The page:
Did you know?

  • Oliver Goldsmith was once a busker. He spent several years travelling around Europe living on what he could earn from playing his flute.
  • The saying “Goody Two Shoes” originates with a book called Little Goody Two Shoes, which is thought to have been written by Goldsmith.
  • He was all set to emigrate to America on a ship sailing from Cork, but he stayed too long at a party and it sailed without him!
  • He had a brass neck! As the story below (as told by Colin Murphy in the Independent) demonstrates:

“Returning home from school at the age of 16, he borrowed a horse and a guinea to make the 25-mile journey. This was his first taste of the freedom of the road, and he decided to indulge. In the village of Ardagh, he asked a passerby for the best accommodation. The passerby was a local character, and directed him to what was literally the best accommodation – the private, family mansion of a Mr Featherstone. Goldsmith rode up to the door and ordered his horse to be stabled, then walked into the parlour, put his feet up by the fire, and asked for the menu. Featherstone recognised Goldsmith as the son of an old acquaintance: instead of disabusing him of his notions, he decided to play along.Goldsmith patronisingly insisted Featherstone, his wife and daughter should join him for the meal, and ordered a good bottle of wine to show his generosity. On the way to bed, he ordered hot cakes for the morning.” It was only the next morning he was let in on the joke and was suitably embarrassed.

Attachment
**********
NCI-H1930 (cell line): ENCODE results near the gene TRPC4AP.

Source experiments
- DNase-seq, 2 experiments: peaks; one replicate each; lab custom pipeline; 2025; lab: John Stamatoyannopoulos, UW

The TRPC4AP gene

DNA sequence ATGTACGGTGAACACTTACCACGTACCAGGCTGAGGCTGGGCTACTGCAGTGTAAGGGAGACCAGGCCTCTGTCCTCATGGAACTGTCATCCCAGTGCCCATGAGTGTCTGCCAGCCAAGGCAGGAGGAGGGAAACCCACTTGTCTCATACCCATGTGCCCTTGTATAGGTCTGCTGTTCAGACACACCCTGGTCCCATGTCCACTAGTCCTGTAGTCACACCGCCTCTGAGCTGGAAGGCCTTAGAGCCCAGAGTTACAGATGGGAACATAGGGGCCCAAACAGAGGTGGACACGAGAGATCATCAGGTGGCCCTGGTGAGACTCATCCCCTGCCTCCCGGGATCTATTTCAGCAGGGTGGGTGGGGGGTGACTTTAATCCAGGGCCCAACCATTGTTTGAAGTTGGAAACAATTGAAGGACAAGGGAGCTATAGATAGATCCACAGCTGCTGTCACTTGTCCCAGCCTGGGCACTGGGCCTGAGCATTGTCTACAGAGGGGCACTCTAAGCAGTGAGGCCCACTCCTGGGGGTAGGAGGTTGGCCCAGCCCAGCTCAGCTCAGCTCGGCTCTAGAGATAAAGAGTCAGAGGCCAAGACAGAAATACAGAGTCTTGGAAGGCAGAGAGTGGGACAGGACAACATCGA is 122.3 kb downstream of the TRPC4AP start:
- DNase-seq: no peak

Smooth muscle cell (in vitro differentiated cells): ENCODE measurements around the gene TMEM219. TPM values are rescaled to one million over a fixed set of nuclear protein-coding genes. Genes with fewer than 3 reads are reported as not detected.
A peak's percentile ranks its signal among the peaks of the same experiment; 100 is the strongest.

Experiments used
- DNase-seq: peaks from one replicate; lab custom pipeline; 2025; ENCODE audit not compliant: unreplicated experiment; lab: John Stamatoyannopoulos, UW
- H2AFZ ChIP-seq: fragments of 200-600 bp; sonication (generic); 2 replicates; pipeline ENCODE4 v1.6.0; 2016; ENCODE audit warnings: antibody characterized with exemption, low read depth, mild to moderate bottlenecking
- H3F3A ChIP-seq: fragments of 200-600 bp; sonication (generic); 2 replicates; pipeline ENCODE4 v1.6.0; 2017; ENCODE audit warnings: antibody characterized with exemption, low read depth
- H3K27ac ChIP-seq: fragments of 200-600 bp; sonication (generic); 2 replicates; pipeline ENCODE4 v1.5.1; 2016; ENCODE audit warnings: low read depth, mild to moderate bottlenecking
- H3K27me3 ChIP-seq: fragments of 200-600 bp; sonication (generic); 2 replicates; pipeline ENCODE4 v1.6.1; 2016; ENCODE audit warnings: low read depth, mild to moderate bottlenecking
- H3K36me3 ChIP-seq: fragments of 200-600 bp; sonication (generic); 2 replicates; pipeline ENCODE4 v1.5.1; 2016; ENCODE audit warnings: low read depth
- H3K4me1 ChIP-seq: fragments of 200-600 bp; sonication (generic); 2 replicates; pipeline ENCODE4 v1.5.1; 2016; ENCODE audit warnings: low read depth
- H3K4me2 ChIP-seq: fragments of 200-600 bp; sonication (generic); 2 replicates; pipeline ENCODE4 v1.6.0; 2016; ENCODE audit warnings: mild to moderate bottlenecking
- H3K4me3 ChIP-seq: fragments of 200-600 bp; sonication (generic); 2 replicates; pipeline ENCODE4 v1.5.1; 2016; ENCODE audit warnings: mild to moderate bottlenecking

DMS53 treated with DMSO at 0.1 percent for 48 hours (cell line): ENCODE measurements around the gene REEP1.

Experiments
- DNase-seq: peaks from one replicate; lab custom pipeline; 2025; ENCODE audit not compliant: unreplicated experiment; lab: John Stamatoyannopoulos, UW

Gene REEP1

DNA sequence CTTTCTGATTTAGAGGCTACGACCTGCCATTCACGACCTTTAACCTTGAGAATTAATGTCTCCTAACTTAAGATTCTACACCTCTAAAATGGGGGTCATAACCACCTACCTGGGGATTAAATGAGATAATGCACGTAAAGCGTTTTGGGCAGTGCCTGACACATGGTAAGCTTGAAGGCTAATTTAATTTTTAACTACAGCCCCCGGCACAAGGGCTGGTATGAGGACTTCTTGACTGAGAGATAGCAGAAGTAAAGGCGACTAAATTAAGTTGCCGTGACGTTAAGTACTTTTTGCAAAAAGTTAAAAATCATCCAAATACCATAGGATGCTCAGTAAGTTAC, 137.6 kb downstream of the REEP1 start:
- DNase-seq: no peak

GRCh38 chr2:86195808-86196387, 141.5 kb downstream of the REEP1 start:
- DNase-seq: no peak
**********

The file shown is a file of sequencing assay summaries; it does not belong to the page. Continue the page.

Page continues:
• Goldsmith was involved in the infamous Black Dog Riots, a darker part of Trinity College’s history. After a fellow student was arrested, a group of students, including Goldsmith, set him free, and proceeded to storm Newgate Prison (the Black Dog), gathering up an angry mob along the way. The prison guards fired on the mob, killing two people. Four of the ringleaders of the gang were expelled from Trinity and Goldsmith got away with being disciplined.